Larry McCaffery’s Greatest Literary Hits of the 20th Century

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McCaffery at San Diego State University.

In 1999, literary critic Larry McCaffery made an unusual list of the 100 most important (English-language) books of the 20th century. It was in response to Modern Library’s similar list — possibly the most distributed top 100 list of English literature — which was boring, generic, predictable, and sometimes bizarre in a really bad way.* McCaffery’s list, in turn, is worth investigating due to the preference for more obscure writers — there’s a lot more transgressive fiction; much more from the experimental and post-modernists of the ’60s and ’70s; and many of these books have been out of print for decades.

In other words, McCaffery’s is a list of exploration and discoveries. Sometimes good, sometimes not — his choices are at least always interesting, and far more-so in comparison to the boring, typical top 100s of nothing but Steinbecks, Fitzgeralds and Hemingways.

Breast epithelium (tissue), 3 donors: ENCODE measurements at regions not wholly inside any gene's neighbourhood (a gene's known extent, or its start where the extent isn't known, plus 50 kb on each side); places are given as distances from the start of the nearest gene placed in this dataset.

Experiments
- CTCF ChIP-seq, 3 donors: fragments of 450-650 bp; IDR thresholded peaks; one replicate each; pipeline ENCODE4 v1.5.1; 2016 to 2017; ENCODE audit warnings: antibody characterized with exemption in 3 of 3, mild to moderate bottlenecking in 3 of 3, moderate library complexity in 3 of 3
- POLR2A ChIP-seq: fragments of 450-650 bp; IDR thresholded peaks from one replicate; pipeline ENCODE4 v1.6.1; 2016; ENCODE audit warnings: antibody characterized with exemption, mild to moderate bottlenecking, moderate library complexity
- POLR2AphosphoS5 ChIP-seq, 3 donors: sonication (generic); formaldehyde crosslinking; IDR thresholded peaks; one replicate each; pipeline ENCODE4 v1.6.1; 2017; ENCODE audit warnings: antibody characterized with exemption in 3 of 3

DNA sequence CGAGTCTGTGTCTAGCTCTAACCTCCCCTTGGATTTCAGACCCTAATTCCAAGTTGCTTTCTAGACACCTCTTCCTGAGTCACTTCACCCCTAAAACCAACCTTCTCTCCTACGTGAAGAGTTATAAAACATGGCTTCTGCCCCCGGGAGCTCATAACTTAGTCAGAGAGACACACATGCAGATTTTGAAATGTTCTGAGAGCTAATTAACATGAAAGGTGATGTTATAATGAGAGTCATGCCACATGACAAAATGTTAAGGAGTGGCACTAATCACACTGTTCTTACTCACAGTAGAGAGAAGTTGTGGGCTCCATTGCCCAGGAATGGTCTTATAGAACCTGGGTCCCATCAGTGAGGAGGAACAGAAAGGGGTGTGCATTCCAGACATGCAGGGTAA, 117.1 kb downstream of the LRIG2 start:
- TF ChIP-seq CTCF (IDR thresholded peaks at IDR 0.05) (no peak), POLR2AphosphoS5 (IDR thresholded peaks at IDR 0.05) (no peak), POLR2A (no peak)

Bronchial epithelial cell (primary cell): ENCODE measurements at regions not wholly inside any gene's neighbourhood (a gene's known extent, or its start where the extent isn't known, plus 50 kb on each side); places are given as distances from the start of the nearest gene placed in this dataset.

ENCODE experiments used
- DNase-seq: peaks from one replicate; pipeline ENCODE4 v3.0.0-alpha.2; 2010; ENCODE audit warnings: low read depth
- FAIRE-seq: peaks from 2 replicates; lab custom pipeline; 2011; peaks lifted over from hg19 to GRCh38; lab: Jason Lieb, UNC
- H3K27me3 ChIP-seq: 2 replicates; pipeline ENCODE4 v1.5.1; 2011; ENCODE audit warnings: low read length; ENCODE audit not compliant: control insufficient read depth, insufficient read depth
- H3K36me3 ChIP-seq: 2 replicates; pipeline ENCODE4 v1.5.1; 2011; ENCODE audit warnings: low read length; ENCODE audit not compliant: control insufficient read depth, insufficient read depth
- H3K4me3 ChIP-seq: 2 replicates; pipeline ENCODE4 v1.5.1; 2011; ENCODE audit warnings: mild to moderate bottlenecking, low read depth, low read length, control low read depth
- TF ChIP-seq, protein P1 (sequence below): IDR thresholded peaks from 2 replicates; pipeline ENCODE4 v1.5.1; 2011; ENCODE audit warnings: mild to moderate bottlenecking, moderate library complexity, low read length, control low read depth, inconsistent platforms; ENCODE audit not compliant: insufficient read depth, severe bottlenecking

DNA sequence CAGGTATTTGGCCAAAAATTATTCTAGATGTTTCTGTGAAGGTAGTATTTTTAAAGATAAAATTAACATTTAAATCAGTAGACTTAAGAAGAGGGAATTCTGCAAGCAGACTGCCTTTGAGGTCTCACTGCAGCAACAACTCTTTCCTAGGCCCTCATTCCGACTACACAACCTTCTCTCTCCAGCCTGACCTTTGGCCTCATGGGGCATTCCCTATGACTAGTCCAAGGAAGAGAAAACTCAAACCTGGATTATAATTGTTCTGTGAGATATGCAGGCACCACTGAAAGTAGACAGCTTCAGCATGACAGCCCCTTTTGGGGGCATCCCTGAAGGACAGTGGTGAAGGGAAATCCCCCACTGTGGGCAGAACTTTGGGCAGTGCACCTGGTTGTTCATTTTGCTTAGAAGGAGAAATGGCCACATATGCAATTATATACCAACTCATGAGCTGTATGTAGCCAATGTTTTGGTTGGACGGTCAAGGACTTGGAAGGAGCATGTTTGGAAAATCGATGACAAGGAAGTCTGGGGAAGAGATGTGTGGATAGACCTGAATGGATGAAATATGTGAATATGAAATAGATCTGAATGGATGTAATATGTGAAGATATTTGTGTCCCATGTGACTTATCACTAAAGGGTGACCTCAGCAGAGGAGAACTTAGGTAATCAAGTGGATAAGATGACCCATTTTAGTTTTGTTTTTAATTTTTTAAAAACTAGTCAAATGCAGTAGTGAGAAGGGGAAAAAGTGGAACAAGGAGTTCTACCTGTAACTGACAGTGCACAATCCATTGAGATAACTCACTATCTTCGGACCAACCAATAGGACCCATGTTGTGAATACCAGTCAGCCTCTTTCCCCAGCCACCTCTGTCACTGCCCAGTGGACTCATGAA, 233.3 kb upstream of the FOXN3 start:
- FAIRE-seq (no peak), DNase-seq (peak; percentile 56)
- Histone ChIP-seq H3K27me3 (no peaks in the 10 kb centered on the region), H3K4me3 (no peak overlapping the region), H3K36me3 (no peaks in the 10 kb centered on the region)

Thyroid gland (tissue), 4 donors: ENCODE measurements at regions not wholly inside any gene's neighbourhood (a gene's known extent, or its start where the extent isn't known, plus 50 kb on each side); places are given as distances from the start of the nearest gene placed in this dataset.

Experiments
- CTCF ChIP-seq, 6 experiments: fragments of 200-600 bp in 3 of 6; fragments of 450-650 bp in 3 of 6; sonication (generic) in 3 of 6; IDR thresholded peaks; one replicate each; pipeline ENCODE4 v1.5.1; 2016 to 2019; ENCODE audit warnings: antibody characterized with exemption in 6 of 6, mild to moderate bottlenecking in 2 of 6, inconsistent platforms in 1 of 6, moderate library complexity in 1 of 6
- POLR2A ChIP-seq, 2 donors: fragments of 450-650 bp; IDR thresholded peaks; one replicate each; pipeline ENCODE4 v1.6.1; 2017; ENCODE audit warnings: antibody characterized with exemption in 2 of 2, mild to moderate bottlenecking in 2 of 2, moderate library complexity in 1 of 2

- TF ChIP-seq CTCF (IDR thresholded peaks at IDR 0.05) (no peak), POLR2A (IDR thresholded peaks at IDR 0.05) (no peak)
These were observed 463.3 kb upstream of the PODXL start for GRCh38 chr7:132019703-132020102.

I’ll never finish this list.

(N.B. Words on those I’ve finished will probably in progress for a while. Sorry.)


  1. Vladimir Nabokov’s Pale Fire (1962)
  2. James’ Joyce’s Ulysses (1922)
    • x / 10
    • I can’t comment, unfortunately — I was 16 when I read Ulysses, and far too caught up in creating the air of intelligence that absolutely nothing stuck. Everything I remember about it comes from others’ analyses.
  3. Thomas Pynchon’s Gravity’s Rainbow (1973)
    • 10 / 10
    • Pynchon’s a lovely writer. A combination of high- and low-brow culture (like all of his books), Gravity’s Rainbow is a convoluted mess of political philosophy, war, engineering, science, dick and fart jokes, lewd songs, metaphysics, sexual deviancy, and cetera. His style takes getting used to; I recall finding both V. (1963) and the Crying of Lot 49 (1965) good warm-ups to his writing (and good stories).
  4. Robert Coover’s the Public Burning (1977)